From the BBC
GPs with a poor record in spotting signs of cancer could be publicly named under new government plans.
Health Secretary Jeremy Hunt wants to expose doctors whose failure to spot cancer may delay sending patients for potentially life-saving scans.
Labour called the idea "desperate" and accused Mr Hunt of attacking doctors.
The Royal College of GPs said it would be a "crude" system and one that could lead to GPs sending people to specialists indiscriminately.
It warned this could result in flooding hospitals with healthy people.
Which is, actually, what we should be doing. Why go to the monkey, instead of the organ grinder?
I caught a few minutes of the Jeremy Vine show where a former cancer sufferer and someone from the BMA were on and talking about how GPs thought her cancer was IBS, or gallstones. When she got to see a pancreatic specialist, he immediately rushed her into surgery. And it turns out that part of the problem is that some cancers in some areas are very rare, which means that GPs, along with handing out antibiotics for chest infections and prescriptions for the pill and signing passport forms are expected to spot that.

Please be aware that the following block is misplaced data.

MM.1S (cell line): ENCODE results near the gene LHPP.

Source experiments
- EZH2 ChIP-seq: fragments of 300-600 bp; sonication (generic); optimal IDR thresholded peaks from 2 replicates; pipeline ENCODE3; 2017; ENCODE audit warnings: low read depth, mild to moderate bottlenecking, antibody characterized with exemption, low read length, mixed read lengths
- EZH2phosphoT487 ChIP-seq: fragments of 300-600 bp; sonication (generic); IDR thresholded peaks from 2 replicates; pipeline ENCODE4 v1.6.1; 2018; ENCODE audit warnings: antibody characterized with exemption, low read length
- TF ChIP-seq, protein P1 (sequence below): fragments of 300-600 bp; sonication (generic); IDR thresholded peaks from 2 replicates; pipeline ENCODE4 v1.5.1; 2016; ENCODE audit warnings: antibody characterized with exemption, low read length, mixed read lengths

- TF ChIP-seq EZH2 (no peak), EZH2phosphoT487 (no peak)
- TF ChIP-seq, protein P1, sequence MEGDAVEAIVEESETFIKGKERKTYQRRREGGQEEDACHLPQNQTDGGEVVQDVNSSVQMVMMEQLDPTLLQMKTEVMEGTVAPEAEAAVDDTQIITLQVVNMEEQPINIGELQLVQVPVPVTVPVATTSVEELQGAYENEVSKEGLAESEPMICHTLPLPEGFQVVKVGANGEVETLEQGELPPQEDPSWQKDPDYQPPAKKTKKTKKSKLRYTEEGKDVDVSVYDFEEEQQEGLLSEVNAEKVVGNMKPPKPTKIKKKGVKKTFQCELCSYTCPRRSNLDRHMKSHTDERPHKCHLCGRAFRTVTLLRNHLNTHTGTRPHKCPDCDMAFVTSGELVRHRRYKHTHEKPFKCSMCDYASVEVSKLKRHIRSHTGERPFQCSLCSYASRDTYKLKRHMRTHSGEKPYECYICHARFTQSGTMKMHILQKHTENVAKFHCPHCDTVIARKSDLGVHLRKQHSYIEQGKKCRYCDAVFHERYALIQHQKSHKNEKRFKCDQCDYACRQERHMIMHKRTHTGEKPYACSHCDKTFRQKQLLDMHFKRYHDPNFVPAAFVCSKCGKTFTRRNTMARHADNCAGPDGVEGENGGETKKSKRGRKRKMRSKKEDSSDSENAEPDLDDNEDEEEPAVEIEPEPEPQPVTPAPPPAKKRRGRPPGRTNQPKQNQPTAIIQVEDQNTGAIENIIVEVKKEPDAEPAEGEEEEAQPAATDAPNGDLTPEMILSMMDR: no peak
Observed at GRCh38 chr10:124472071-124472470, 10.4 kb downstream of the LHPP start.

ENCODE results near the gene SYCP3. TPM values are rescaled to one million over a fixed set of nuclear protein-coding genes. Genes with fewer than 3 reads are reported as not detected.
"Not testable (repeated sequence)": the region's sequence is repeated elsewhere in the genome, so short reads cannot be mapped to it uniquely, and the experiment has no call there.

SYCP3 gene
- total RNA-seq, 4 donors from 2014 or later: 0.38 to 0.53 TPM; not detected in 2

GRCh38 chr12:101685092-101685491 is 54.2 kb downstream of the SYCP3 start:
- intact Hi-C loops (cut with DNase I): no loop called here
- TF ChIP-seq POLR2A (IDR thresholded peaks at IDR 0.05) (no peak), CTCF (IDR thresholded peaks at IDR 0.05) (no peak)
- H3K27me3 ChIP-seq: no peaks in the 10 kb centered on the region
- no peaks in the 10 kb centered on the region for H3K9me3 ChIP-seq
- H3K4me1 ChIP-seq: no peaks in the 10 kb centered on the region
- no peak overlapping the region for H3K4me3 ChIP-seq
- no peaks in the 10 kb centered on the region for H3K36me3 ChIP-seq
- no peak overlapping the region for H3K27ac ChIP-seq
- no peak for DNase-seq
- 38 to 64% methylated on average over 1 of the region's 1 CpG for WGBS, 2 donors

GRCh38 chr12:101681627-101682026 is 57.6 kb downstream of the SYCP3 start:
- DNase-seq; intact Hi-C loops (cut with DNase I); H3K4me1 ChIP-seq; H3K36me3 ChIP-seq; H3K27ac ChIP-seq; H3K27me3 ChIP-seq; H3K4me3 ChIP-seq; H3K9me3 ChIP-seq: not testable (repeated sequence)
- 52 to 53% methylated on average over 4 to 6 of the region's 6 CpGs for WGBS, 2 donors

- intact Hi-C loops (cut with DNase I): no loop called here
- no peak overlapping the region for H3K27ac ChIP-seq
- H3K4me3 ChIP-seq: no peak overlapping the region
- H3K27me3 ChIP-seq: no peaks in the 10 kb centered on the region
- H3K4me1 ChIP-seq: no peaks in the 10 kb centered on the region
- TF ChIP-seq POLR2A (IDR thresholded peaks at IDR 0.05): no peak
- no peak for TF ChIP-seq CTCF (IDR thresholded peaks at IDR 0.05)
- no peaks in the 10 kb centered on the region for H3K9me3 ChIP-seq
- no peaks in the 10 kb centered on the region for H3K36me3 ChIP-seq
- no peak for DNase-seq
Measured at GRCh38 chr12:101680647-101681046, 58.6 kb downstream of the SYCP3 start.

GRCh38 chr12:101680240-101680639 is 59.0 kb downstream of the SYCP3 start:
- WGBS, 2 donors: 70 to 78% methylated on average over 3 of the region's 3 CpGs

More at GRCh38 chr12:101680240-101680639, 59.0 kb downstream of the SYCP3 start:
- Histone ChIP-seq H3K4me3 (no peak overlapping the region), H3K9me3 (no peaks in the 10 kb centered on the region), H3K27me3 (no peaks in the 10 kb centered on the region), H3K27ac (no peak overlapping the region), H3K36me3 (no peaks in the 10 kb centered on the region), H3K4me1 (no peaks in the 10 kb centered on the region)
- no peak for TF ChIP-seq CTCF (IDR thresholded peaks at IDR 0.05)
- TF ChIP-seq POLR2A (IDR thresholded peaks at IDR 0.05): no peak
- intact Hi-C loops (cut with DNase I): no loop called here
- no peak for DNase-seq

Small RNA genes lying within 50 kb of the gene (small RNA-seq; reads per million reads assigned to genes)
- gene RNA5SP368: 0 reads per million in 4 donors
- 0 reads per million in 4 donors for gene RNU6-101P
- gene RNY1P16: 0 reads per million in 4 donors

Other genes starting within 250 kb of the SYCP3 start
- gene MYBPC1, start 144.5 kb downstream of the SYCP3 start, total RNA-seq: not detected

I mostly work on the back end of things. I can do a bit of the web design stuff too. But what I know is that if I get a problem in that area, it's going to take a lot longer for me to fix say, something not appearing right in Internet Explorer 8 than a couple of friends that are full-time web designers and instantly know what the problem is. It's not because they're smarter than me - it's because they've been specially trained in those bugs or maybe seen it before, or their boss did, or something else.
15 years ago, you could do the whole job. There was 1 browser to worry about, no-one worried about disabled users, SEO or Russian bots that were hacking websites at random. As things got more complicated, we increased specialisation.
The point I'm trying to make is that for all the "GPs must do this better", that isn't going to work. GPs have a limited amount of time each day and limited experience in fields of medical diagnosis as they're expected to cover everything. They simply aren't going to get the training or experience that tells them that something that on the surface might be a gall stone might be a cancer. Because they're only seeing a few cases of what sounds like gall stones each week, and very few of those are cancer.
On the other hand, if all you do each day is look at possible gallstones, you can either be specially trained to look for cancers, or else, you'll gain the experience of symptoms that means you can make a rapid diagnosis.
So, the real answer here isn't to red flag cancers, it's to get rid of most GPs and train up specialists earlier in various areas of the body. People who can be specially trained in one area, people who can gain knowledge and experience in a particular area.
Monday, 30 June 2014
From the BBC
My latest blogpost: GPs spotting CancerTweet this! Posted by The Stigler at 13:35